The ECP has formed a three-member committee, comprising special secretary, IT director-general and Punjab member, to ensure the use of technology during the Senate election. It may also take assistance from NADRA, FIA, and the Ministry of IT.

The Pakistan Tehreek-e-Insaf presented a bill in the National Assembly and then a presidential ordinance was also passed to ensure that the Senate elections are held through an open ballot. The party said that it wanted to ensure that the elections are “transparent” and “fair”. The elections in the past have been marred with allegations of horse-trading and parliamentarians selling their votes. In 2018, the PTI expelled 20 members for selling the votes during the 2018 Senate Elections.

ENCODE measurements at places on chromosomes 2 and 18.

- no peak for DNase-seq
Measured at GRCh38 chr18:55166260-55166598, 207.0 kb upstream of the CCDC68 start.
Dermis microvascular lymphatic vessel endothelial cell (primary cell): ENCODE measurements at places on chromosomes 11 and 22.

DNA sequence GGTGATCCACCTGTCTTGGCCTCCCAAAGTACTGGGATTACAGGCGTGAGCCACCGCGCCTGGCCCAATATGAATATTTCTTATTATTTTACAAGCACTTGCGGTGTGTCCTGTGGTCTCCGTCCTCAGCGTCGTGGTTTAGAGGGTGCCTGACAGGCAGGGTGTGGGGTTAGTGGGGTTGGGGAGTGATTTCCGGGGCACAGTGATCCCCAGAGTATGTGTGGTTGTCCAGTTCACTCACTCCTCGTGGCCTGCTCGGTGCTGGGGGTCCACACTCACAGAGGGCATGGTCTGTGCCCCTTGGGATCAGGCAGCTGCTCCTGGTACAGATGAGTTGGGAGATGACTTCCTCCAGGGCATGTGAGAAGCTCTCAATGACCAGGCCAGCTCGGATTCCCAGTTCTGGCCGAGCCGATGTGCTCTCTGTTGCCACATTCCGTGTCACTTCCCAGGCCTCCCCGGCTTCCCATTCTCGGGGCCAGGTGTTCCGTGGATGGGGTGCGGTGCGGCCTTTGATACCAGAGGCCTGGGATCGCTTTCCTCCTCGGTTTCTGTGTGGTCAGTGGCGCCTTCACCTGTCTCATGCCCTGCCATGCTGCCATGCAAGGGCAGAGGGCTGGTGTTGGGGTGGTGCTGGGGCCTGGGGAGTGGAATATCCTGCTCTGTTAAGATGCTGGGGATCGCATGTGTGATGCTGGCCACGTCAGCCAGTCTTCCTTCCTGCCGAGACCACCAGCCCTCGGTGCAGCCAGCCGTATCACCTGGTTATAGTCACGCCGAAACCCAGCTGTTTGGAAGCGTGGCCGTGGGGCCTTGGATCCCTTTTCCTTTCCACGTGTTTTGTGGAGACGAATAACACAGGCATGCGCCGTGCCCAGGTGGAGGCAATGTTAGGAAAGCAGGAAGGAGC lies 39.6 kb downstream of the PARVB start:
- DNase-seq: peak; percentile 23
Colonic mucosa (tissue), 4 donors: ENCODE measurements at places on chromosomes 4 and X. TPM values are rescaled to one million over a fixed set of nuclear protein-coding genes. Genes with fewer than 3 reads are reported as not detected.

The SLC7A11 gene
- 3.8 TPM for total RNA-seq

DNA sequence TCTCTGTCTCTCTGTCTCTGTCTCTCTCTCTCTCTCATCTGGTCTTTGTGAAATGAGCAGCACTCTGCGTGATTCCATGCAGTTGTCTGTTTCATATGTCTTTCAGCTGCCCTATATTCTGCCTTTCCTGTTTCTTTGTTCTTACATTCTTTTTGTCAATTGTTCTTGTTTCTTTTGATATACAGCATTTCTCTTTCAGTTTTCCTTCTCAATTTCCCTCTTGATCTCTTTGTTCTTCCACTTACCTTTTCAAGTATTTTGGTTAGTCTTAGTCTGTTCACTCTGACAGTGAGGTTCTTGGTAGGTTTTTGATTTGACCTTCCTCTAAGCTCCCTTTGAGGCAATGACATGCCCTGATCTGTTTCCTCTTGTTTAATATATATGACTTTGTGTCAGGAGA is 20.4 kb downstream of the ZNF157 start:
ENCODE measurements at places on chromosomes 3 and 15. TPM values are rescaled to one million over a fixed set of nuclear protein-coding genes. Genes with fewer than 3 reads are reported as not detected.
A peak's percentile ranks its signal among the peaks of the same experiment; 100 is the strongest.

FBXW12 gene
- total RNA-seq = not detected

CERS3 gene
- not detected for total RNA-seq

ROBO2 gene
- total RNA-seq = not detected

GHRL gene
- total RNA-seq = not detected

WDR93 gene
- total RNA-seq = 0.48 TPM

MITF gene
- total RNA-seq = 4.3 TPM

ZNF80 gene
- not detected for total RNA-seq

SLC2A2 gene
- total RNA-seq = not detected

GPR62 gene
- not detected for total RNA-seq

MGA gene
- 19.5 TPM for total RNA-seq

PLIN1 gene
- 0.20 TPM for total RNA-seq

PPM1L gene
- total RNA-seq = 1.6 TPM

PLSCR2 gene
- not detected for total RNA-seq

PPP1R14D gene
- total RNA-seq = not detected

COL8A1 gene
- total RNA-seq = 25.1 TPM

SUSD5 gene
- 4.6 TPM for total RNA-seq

List of candidates


There are two candidates contesting for the elections from the capital city, PTI’s Abdul Hafeez Shaikh and PPP’s Syed Yousuf Raza Gillani.

PML-N’s Farzana Kausar and PTI’s Fozia Arshad are contesting for the women’s seats.


Ten candidates are contesting elections in Sindh. Here are the names of those contesting for the general seat:

  • Pir Sadaruddin Shah [GDA]
  • Taj Haider [PPP]
  • Jam Mahtab Hussain Dahar [PPP}
  • Dost Ali Jessar [PPP]
  • Saleem Mandviwalla [PPP]
  • Syed Faisal Ali Subzwari [MQM(P)]
  • Shahadat Awan [PPP]
  • Sheher Bano Sherry Rehman [PPP]
  • Sadiq Ali Memon [PPP]
  • Faisal Vawda [PTI]

The leaders contesting for technocrat/Aalim seats are:

  • Saifullah Abro [PTI]
  • Farood Hamid Naek [PPP]
  • Karim Ahmed Khawaja [PPP]
  • Yasha Ullah Khan [TLP]

Candidates for the Women’s seat:

  • Palwasha Mohammad Zai Khan [PPP]
  • Khalida Ateeb [MQM(P)]
  • Rukhsana Parveen [PPP]

Khyber Pakhtunkhwa

Here’s the list of candidates standing for the General seat in the Senate election:

  • Taj Muhammad Afridi [BAP]
  • Zeeshan Khan Zada [PTI]
  • Syed Shibli Faraz [PTI]
  • Abbas Afridi [PML-N]
  • Atta-ur-Rehman [JIP]
  • Atta-ur-Rehman [JUIP]
  • Faisal Saleem Rehman [PTI]
  • Liaqat Khan Tarakai [PTI]
  • Mohsin Aziz [PTI]
  • Muhammad Tariq Khattak [JUIP]
  • Hidayatullah Khan [ANP]